Biography of R.J. Scott by Alex Jay

Roland Jack Scott was born in Indianapolis, Indiana on September 1, 1886. He was the son of John and Mary E. Scott. In the 1900 U.S. Federal Census the family lived at 309 Bright Street, in Indianapolis. They were joined by Mary’s sister, Anna Bussey, and her mother, Beulah A. Bussey.
Scott’s early cartooning career was covered on page 142 of the book, Indiana’s Laughmakers: The Story of Over 400 Hoosiers: Actors, Cartoonists, Writers, and Others (PennUltimate Press, 1990).
Roland J. Scott’s humorous art appeared frequently in The Indianapolis Sentinel in the early 1900’s. Not only did he draw front-page political cartoons, but he also frequently tried his hand at humorous sketches of the various sporting events of that day in the Hoosier capital On Sundays, the Sentinel featured his comic strip, Mr. Lose Out.

He studied with George Frink, staff artist of The Chicago Daily News. Early in his career he was employed by the Indiana Illustrating Company for a year. Following that, he worked briefly for The Anderson Herald and the Chicago Daily News before coming to the Sentinel.
Two sources were identified: “Newspaper Artists and Their Work the Public Seldom Sees,” Sunday Journal, Indianapolis, Dec. 13, 1903, part 3, p. 1; and the Indianapolis Sentinel, Jan. & Feb. 1908 (cartoons).
According to Scott’s World War I draft card (signed on June 5, 1917), he was a cartoonist at the Cleveland Leader. He was described as “tall and stout” with “blue eyes and brown hair”.
In 1920 Scott, his wife, Minnie, and son, Laird, lived on Hawtree Avenue in Howard Beach, Queens, New York City. (Hawtree Avenue was renamed 99th Street.) Scott’s occupation was listed as artist at a film company.
1926 was a particularly productive time for Scott. His panel, Sally’s Sallies, began in mid-April in the Seattle Daily Times. In the same paper, his illustrations for the column, Just Among Us Girls, appeared as space allowed. The earliest one appeared on May 4 (signed RJS), and then somewhat regularly beginning in mid-October.
In 1930, the Scotts lived at 4031 West 163 Street in Cleveland. He was listed as an artist for a newspaper. According to the census, Scott married when he was 28 years old (1914).
Syracuse University ( has Scott’s obituary from the Arizona Republic, April 6, 1968.
Roland Jack Scott (1886-1968), professionally known as R. J. Scott, was an American cartoonist and creator of the comic strips Scott’s Scrap Book and Sally’s Sallies.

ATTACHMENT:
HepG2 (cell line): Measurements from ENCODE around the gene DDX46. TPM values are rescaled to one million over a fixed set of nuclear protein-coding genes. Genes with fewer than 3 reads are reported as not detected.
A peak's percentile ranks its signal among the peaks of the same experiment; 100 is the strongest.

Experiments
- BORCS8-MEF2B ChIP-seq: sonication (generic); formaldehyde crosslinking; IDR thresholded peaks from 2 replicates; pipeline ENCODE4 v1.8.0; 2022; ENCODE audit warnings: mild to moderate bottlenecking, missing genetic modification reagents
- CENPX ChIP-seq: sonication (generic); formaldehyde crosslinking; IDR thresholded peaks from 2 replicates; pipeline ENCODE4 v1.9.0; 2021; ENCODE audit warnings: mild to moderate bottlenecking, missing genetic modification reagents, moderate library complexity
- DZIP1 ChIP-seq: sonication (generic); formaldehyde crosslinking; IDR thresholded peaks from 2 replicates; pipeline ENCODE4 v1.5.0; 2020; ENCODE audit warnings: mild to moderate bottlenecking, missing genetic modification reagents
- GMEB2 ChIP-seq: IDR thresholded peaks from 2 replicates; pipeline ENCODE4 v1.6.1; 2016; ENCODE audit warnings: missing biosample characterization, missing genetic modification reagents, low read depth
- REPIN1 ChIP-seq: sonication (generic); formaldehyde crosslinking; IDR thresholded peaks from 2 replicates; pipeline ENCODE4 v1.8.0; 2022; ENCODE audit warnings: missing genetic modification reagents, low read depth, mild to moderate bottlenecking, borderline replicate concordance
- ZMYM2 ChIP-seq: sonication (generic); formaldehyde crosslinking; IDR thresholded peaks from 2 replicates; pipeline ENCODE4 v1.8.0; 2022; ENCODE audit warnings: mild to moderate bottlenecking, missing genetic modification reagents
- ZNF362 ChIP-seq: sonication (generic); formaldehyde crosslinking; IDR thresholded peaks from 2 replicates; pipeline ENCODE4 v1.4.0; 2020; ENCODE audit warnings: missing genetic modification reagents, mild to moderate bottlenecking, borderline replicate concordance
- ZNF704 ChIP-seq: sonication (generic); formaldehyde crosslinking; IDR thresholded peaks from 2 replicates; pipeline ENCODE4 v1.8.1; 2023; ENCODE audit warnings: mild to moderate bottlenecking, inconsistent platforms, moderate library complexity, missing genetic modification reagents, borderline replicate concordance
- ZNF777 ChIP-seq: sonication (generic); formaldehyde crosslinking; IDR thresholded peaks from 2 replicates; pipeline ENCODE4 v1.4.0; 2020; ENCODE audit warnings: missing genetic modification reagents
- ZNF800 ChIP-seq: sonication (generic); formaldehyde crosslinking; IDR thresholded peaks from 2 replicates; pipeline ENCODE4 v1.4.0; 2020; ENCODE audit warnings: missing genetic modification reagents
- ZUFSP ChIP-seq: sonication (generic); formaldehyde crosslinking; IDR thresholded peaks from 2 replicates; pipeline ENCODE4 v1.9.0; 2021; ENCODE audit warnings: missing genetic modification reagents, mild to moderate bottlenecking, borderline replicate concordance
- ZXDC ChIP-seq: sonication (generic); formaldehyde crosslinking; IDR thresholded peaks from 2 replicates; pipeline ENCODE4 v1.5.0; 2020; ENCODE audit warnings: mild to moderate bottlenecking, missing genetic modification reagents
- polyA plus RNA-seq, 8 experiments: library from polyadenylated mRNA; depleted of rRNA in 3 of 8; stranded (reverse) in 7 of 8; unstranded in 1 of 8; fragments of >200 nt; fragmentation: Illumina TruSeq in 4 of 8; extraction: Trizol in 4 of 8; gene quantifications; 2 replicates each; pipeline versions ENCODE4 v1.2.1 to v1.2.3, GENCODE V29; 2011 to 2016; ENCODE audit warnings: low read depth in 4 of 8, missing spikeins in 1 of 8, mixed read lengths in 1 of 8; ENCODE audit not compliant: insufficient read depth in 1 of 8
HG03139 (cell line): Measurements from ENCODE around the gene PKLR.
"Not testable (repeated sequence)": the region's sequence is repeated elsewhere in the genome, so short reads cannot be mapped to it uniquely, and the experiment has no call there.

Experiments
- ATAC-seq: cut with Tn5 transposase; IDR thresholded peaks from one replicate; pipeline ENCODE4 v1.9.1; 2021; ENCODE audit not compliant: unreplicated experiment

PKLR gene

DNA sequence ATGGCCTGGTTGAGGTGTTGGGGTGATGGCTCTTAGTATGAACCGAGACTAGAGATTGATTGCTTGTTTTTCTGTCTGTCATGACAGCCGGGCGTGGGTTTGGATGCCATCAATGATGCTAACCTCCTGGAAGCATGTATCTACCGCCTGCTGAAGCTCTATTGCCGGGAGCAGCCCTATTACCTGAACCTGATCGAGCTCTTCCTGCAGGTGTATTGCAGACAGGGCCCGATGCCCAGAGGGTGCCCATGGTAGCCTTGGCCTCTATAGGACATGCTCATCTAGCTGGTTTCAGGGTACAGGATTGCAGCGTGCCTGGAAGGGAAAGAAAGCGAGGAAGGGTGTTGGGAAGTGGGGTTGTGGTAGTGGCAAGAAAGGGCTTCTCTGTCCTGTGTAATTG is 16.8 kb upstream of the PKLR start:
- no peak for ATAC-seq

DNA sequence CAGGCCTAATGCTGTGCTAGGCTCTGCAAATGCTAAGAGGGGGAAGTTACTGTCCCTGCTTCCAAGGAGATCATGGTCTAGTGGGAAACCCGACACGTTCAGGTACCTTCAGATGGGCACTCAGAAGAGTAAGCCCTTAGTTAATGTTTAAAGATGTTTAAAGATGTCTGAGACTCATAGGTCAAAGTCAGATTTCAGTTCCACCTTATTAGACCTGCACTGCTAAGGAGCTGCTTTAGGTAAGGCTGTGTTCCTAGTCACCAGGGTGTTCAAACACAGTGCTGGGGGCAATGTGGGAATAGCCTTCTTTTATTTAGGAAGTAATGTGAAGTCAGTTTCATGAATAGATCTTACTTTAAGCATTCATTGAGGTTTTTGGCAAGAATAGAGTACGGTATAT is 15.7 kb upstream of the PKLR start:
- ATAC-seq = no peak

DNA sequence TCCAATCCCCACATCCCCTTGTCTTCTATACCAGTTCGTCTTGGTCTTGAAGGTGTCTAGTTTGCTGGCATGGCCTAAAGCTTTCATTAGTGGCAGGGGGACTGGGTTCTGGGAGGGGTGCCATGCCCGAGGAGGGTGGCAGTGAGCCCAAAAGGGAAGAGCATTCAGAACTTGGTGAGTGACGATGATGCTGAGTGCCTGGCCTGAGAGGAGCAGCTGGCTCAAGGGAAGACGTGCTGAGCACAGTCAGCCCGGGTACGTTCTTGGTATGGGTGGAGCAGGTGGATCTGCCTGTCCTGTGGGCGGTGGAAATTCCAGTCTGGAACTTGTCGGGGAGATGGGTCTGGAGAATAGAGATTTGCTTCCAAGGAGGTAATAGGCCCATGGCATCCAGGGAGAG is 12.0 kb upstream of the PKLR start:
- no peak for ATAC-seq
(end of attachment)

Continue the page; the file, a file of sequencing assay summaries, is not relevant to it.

Originally from Indianapolis, Scott began his cartooning career with the Indianapolis Star circa 1900. In 1921 he made his way west to Phoenix where he worked as a cartoonist for The Arizona Republican (later renamed The Arizona Republic). After stints with papers in New York and Cleveland, Scott eventually signed with King Features Syndicate in 1931. He returned to Arizona the following year where he remained producing his syndicated panels until his retirement in July of 1967. R. J. Scott died April 4, 1968 at the age of 81.

Allan’s two cents: First of all, a big thanks to Alex Jay for researching and penning this bio of R. J. Scott.  A few notes from me:
  •  Sally’s Sallies actually started a bit earlier, on March 1 1926. 
  •  I did not know that Just Among Us Girls started as an illustrated column — it outlasted Ms. Kenney’s text contribution and became a regular panel cartoon under the helm of Paul Robinson.
  •  Has anyone seen this Mr. Lose Out feature in the Indianapolis Sentinel?

3 thoughts on “Biography of R.J. Scott by Alex Jay

  1. Allan,

    Thanks for the posting on R.J. Scott. He’s a cartoonist I’ve really wondered about. Now I have a lot more of his story.

    I have a poor copy of Mr. Lose-Out, made from a microfilm of the Indianapolis Sentinel. From the title and the one example I have of the strip, I would guess that Mr. Lose-Out was one of those one-joke strips from the early days of comics. I can send you a copy if you suggest a way.

    Terence Hanley

  2. Hi Terence —
    Most copies made from microfilm are pretty horrific, so I’m prepared for the worst. I would very much like an example — can you scan, or is snail mail more your style? Of course I’d be happy to reimburse your expenses. You can contact me privately at to iron out the details.

    When you made the microfilm copy, did you determine that the strip was indeed part of a regular series? Did you determine the start and end dates?

    Best, Allan

  3. Thank you for the post about R. J. Scott. He was my great grandfather. I showed this post to my 5 year old daughter to inspire her. She is now very excited to take an after school art class after seeing her great great grandfather’s work on the web. Thank you. Allie

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